Hey, if you were a bidder on my print set Dutch auction, please email me so we can set up the details!
Last night, I was laying in bed waiting for the jitter-flop, jitter-flop of an overactive brain to settle, and my mind wandered, for no particular reason, to a book I had as a kid. And because it was bizarre, I’m going to inflict it on you.
It was old. Old, old, old, with yellow pages and a cloth binding, the kind where the pages are set irregularly so that it forms an almost corrugated surface. If it had been a copy of the Necronomicon or Origin of Species or the Bhagavad Gita, my life would probably have taken a very different turn, for good or ill, and instead of keeping a Livejournal, I might be residing in the vast eldritch non-Euclidean bowels of an Elder God or studying lichen in the Galapagos or feeding temple rats in some un-air conditioned area of India.
However, one of the formative books of my childhood was, instead “The Wonderful Electric Elephant.”
The plot–and I couldn’t possibly make this up–involves a guy who’s wandering through the Grand Canyon and is charged by an elephant. He shoots it in the head, nothing happens. (I know that when I’m charged by an elephant in the middle of the Grand Canyon, that’s usually MY first response…) Suddenly it stops, stairs come out its side, and he climbs into the elephant to discover a little old man, who dies in his arms, and leaves him a diary containing the account of how he built an electric elephant for travelling the world. Our hero says “Cool! I’ve got an electric elephant!” and sets out to travel the world. He rescues a woman name Ione from Indians shortly afterwards, (this may tell you something about the era we’re looking at) and they ride around in this elephant. It appears to be a two bedroom elephant, has a great deal of storage space for food and water, and presumably a bathroom as well, although the author didn’t touch on that. They cross the Pacific (evidentally the elephant has amphibious capabilities, and there is–I kid you not–an airlock in the trunk) go to Japan, see volcanos erupting, sail the seas (it can cruise the surface, too) get married, go to China, invade the Forbidden Palace on foot dressed in suits of armor (which were ALSO in the elephant, for all those times you need plate mail with your elephant, leading me to believe that this is perhaps the legendary Elephant of Holding,) go to Siam, dye the elephant pink, (yes, there was pink elephant dye for when you’re bored of your grey elephant) get into the palace of the King of Siam, help some of the royal children escape, (there is remarkably no shortage of bedrooms) and the book ends with all of them sitting on top of Mt. Everest and discovering that the elephant has space flight.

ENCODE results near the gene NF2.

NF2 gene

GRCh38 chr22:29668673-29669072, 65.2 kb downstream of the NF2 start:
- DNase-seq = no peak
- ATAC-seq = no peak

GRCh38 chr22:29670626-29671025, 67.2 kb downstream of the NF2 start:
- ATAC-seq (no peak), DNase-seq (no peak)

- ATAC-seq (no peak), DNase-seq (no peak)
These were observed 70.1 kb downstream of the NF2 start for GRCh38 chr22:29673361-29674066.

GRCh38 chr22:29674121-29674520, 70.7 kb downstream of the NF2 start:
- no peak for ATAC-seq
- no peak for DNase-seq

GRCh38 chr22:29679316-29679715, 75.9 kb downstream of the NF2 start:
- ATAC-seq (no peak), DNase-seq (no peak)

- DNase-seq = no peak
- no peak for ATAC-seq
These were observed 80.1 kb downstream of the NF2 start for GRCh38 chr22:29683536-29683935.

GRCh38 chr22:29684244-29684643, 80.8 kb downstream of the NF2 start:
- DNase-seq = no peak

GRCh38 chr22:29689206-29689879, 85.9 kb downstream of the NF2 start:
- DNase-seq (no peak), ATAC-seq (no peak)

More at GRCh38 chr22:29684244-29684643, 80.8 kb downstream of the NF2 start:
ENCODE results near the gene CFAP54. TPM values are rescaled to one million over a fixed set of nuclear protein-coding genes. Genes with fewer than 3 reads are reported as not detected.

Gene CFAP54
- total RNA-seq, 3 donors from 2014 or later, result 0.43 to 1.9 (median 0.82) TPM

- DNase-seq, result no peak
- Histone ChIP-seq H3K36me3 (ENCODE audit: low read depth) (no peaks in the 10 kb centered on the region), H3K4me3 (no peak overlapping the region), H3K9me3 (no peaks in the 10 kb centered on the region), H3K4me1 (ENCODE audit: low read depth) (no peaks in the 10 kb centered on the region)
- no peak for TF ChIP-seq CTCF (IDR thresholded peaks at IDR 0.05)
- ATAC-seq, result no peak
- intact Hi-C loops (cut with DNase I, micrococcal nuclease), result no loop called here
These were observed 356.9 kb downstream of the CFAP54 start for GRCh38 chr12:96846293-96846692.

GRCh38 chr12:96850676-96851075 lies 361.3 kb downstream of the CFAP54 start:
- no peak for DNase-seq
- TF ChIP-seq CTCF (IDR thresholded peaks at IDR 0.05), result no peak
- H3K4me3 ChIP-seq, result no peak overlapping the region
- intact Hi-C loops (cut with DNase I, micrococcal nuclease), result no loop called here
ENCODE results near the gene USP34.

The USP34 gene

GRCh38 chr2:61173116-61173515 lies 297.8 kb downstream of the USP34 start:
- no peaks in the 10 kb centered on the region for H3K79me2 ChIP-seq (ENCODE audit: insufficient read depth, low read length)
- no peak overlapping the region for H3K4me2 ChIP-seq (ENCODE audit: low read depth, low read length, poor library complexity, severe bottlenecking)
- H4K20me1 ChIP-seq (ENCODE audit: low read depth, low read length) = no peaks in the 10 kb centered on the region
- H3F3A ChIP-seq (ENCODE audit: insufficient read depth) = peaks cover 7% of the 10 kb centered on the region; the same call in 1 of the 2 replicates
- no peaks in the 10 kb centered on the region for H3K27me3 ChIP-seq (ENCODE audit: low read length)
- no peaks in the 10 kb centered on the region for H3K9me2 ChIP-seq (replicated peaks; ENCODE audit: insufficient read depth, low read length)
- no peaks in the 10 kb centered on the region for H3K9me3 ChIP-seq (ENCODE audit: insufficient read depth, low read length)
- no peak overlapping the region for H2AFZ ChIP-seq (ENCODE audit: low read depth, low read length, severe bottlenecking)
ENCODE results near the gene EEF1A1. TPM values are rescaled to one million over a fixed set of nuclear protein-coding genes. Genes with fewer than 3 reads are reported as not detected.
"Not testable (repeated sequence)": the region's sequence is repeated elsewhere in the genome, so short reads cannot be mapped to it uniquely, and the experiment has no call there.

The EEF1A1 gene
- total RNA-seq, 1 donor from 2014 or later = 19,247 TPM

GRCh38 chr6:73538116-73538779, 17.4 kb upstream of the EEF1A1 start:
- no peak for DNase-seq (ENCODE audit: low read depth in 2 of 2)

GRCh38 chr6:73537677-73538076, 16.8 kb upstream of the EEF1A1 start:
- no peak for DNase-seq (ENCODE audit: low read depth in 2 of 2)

And people wonder why I’m weird.